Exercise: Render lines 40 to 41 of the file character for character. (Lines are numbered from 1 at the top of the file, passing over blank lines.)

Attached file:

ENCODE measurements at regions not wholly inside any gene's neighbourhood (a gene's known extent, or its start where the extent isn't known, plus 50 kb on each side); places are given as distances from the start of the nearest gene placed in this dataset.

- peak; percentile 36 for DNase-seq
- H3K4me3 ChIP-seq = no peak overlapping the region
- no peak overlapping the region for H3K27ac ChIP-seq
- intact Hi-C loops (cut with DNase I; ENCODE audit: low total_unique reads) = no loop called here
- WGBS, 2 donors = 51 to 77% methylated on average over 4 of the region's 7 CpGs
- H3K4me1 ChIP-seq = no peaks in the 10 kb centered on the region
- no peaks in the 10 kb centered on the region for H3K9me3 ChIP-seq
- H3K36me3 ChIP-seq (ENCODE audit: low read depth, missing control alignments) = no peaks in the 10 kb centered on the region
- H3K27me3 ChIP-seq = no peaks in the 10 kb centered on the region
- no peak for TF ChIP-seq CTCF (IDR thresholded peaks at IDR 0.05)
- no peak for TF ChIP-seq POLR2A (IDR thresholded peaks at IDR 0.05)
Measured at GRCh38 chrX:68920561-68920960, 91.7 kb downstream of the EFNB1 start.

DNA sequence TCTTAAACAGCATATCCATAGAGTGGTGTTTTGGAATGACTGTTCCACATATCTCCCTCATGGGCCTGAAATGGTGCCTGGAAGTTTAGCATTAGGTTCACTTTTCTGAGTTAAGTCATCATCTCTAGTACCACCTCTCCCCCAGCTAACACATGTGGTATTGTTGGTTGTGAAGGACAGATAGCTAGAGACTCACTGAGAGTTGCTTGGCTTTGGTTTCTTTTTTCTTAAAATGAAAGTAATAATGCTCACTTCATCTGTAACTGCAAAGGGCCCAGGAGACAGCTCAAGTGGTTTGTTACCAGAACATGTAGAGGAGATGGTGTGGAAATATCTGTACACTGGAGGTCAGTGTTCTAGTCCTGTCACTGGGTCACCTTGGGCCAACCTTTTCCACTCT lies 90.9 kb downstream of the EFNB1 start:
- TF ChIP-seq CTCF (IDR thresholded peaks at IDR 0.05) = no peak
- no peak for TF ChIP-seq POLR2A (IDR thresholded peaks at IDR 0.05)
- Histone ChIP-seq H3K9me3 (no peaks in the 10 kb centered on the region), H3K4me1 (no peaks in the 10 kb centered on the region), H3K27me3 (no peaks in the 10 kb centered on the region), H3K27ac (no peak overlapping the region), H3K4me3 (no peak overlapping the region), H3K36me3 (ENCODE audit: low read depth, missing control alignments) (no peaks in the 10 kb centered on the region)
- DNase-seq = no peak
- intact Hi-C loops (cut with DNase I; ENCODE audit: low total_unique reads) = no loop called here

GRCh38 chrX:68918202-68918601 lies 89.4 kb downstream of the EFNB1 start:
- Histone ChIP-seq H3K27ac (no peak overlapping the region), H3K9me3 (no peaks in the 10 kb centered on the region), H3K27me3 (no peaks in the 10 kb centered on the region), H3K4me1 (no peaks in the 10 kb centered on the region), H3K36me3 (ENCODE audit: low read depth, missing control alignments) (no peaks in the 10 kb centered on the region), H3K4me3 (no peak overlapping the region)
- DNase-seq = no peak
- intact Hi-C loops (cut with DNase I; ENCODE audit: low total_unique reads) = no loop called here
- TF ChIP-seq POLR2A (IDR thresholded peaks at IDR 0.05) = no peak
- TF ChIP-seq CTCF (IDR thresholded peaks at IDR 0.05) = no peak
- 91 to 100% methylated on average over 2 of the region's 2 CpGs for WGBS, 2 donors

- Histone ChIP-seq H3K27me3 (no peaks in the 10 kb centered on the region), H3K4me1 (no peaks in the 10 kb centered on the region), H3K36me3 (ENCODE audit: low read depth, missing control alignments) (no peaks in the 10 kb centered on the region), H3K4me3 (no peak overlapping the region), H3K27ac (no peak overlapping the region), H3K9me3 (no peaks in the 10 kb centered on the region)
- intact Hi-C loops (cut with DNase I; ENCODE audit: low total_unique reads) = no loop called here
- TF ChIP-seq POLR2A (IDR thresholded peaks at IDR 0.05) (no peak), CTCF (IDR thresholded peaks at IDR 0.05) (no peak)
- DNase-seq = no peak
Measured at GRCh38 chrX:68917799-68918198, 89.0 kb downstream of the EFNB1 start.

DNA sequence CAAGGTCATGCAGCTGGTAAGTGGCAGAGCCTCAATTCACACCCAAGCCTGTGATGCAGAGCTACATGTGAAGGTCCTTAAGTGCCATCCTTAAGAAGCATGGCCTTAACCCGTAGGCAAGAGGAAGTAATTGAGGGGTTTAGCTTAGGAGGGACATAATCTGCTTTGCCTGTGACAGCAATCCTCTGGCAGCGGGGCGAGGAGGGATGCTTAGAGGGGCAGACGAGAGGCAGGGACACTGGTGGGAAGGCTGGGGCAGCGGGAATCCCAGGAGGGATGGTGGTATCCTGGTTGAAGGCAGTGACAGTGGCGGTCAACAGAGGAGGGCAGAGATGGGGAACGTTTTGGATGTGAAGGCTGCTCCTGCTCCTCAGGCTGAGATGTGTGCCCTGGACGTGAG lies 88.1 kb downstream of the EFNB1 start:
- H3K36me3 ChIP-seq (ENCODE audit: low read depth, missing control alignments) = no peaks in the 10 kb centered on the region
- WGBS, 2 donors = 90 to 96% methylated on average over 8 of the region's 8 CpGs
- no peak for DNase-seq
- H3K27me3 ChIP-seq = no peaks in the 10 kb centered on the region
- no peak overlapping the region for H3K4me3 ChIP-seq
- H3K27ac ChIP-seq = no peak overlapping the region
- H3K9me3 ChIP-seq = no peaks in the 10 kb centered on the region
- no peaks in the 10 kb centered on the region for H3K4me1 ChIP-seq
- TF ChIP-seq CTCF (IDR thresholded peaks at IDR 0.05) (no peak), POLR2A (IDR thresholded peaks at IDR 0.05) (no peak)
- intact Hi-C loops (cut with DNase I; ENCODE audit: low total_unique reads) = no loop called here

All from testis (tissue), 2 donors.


- no peaks in the 10 kb centered on the region for H3K4me1 ChIP-seq
- TF ChIP-seq CTCF (IDR thresholded peaks at IDR 0.05) (no peak), POLR2A (IDR thresholded peaks at IDR 0.05) (no peak)